While Sparky is fun, his topics are serious, too. He teaches listeners what to do in a fire situation, how to call 911, and what to tell the operator. The mascot teaches about the importance of  having a working smoke alarm, having an escape plan, and knowing how to stop, drop, and roll. Sparky also instructs listeners regarding the danger of playing with items like matches and lighters.




 


“The kids are more receptive to hearing about something from someone they can relate to. It really helps that they can take pictures with him and he can show them there’s nothing to be scared of with the fire department.”  — Tony Bunch | Fire Investigator




The message of fire safety is important especially for parents and caregivers. “I think the biggest thing people can do is have a plan,” Howard said. “When fire touches close to home, having a plan is the best thing you can do to keep your family safe.” 



An initial safety measure is having a working smoke detector, Howard said. He cited a NFPA study in which six out of 10 home fatalities involved a smoke detector that no longer functioned. Another major issue is unattended cooking, which has been the leading cause of residential home fires for the past 20 years.




 



The MFD serves the residents of Midland County and has 10 stations in Midland. Station 5 is being closed and rebuilt at the same location, and a new station, Station 11, is being built to accommodate the area’s growth. Volunteer fire departments help support their work in the county. 



In 2018, the department received more than 18,000 calls. In 2019, they were on pace to surpass that. “With an increase in population, you can naturally assume we are going to have an increase in call volume,” Howard said. 




 


“I think the biggest thing people can do is have a plan. When fire touches close to home, having a plan is the best thing you can do to keep your family safe.”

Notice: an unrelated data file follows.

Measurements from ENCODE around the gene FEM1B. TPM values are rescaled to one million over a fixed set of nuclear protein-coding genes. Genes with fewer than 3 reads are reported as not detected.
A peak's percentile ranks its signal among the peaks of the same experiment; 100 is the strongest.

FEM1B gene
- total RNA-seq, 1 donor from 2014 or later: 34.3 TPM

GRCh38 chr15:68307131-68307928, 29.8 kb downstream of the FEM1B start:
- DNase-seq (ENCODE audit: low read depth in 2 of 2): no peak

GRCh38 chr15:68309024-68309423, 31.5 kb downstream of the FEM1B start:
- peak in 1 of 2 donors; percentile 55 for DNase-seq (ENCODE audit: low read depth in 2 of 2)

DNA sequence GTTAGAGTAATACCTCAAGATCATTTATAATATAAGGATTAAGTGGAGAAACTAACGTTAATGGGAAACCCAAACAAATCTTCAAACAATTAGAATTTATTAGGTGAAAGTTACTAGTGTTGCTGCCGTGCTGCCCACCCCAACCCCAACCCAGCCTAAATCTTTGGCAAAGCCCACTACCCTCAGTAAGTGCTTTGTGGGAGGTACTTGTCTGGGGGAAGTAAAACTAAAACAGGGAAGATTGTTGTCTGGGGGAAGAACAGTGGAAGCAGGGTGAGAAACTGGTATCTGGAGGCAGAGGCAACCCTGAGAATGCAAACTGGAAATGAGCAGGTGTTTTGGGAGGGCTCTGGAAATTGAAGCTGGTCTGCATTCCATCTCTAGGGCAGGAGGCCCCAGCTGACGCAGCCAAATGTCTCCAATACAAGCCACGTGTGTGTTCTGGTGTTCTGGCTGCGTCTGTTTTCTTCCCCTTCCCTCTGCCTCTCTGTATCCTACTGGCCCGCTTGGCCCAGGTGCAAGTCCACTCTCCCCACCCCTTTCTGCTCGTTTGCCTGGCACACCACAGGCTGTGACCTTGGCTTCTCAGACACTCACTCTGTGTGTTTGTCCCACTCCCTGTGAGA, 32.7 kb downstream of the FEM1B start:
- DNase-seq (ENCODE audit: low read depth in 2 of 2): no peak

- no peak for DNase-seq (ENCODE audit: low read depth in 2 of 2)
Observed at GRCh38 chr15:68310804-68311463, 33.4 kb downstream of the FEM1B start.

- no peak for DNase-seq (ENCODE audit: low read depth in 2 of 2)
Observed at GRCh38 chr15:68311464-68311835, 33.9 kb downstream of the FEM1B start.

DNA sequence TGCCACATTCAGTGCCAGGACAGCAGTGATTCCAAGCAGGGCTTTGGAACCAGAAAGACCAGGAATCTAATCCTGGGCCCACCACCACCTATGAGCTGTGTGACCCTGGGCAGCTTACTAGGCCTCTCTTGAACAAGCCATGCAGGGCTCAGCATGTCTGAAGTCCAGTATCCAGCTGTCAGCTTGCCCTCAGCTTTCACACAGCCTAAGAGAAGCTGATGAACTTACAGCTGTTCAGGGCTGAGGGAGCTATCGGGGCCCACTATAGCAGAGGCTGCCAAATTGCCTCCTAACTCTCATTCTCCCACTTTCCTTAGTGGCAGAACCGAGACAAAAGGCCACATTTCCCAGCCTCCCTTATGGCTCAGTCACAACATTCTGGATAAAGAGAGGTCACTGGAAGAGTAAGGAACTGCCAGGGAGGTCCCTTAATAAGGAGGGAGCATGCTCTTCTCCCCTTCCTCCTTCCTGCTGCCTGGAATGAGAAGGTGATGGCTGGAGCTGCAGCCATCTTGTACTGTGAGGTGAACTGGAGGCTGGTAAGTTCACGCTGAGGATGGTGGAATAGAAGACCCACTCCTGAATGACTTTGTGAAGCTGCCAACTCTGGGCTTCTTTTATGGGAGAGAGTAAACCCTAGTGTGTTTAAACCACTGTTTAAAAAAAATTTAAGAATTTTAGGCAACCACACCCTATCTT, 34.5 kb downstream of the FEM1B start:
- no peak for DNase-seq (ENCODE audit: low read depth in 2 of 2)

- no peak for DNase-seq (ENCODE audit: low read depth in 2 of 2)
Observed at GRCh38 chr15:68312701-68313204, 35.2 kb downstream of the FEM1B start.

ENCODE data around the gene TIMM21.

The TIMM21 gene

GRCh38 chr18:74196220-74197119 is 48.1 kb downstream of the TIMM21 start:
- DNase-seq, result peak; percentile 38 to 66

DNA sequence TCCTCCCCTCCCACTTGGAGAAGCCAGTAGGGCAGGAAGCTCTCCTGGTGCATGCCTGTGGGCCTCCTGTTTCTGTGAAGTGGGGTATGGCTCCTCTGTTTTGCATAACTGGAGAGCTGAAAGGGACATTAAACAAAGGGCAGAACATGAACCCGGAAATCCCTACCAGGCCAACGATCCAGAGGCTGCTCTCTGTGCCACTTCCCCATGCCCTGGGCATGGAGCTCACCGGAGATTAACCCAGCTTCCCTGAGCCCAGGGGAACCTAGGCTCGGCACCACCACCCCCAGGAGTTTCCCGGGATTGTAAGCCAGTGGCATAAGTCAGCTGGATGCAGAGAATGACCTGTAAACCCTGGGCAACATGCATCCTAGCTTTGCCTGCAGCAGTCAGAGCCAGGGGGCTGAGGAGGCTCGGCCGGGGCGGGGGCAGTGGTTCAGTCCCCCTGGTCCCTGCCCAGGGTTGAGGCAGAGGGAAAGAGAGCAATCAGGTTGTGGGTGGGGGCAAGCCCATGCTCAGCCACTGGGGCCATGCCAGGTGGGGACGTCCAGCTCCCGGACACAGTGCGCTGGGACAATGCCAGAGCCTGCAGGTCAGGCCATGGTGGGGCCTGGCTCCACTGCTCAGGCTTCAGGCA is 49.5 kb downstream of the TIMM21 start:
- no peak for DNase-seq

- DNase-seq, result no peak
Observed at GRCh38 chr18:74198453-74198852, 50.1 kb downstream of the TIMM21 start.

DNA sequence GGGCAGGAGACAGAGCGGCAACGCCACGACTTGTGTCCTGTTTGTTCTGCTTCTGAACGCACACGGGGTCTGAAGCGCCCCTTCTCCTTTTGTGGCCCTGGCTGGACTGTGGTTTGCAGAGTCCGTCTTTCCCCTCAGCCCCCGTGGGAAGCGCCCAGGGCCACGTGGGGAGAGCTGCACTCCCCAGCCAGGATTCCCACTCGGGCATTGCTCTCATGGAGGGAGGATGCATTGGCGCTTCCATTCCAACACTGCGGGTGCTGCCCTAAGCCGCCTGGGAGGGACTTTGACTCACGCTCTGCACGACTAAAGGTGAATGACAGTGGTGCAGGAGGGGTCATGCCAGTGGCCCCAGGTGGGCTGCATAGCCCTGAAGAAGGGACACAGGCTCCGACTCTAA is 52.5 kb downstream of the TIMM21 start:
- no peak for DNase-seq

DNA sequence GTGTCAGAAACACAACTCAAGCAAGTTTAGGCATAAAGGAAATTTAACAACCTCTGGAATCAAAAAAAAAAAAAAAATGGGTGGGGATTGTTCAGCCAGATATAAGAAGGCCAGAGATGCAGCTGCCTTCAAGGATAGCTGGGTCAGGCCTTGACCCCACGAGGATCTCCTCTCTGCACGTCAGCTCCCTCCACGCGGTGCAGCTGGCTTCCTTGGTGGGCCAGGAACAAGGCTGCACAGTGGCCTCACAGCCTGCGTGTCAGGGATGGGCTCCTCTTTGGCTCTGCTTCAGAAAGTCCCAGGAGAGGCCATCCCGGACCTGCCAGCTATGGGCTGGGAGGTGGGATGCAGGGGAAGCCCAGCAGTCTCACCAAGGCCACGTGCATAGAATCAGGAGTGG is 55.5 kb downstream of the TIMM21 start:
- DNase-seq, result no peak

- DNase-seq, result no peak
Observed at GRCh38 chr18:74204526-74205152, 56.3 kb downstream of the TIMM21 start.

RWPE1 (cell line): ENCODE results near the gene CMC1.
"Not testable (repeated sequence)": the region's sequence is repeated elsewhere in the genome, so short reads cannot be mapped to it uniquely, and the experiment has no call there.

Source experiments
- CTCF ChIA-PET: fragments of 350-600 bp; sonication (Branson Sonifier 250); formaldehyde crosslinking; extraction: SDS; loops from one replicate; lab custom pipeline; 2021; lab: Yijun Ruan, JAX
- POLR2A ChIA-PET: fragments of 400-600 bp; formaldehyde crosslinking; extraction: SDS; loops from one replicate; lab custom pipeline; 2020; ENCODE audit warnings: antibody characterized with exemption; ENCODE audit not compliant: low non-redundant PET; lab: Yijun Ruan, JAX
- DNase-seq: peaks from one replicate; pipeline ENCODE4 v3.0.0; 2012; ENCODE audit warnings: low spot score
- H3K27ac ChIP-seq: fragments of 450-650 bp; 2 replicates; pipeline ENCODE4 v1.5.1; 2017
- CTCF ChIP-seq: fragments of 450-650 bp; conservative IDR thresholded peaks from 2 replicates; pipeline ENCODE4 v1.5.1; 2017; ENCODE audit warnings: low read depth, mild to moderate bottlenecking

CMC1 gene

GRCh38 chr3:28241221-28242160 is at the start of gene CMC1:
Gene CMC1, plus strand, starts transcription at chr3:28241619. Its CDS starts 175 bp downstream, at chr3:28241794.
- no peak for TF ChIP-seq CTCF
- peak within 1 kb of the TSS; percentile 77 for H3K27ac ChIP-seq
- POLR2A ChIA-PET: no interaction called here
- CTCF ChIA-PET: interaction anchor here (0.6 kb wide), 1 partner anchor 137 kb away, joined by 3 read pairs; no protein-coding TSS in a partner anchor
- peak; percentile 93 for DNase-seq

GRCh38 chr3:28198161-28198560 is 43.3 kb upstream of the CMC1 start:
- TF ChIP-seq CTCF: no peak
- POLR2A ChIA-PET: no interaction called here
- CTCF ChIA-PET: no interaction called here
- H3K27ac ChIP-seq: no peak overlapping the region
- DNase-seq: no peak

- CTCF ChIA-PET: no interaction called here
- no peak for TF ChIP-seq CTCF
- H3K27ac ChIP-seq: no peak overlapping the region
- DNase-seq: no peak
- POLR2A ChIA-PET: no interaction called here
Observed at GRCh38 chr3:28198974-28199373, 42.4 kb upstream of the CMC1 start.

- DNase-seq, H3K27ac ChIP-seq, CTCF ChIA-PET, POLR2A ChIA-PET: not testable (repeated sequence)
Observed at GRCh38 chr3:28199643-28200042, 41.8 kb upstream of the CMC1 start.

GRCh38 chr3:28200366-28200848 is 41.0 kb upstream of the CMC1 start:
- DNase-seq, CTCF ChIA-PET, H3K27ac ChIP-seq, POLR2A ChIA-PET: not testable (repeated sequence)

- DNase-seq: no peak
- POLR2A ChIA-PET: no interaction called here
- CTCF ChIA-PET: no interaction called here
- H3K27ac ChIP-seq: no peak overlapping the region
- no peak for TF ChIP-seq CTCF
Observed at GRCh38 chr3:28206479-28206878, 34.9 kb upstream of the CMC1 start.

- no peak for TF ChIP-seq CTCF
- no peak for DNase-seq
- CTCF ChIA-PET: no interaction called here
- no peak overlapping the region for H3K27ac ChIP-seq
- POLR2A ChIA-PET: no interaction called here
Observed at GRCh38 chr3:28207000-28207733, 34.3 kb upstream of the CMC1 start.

— James Howard | Fire Marshall




About 80 percent of the department’s workload is in response to emergency medical needs from treatment to hospital transport. The MFD responds to traditional home and industrial fires, and has a hazardous materials response team for fuel spills and other hazardous chemical and biological materials. Additionally, the department provides support for local law enforcement with a tactical paramedic team and is on call for the Midland International Airport.




 


“In everything we do, we are honored to serve our community.” 
— James Howard | Fire Marshall



The Fire Marshal’s Office is also responsible for fire investigations within the city, reviewing building plans, general annual inspections of commercial buildings within the city, code enforcement, and more.


In spite of their full workload, MFD members still prioritize community education. Sparky is a lighthearted representation of their mission. “The guys are all really knowledgeable and have been taking turns being in the Sparky costume,” Howard said. “In everything we do, we are honored to serve our community.” †



The Midland Fire Department is utilizing Sparky to spread the message of fire safety and prevention. Visit Sparky.org for safety information, games, videos and more.

To explore scheduling Sparky for an event, call the MFD at 432-685-7333.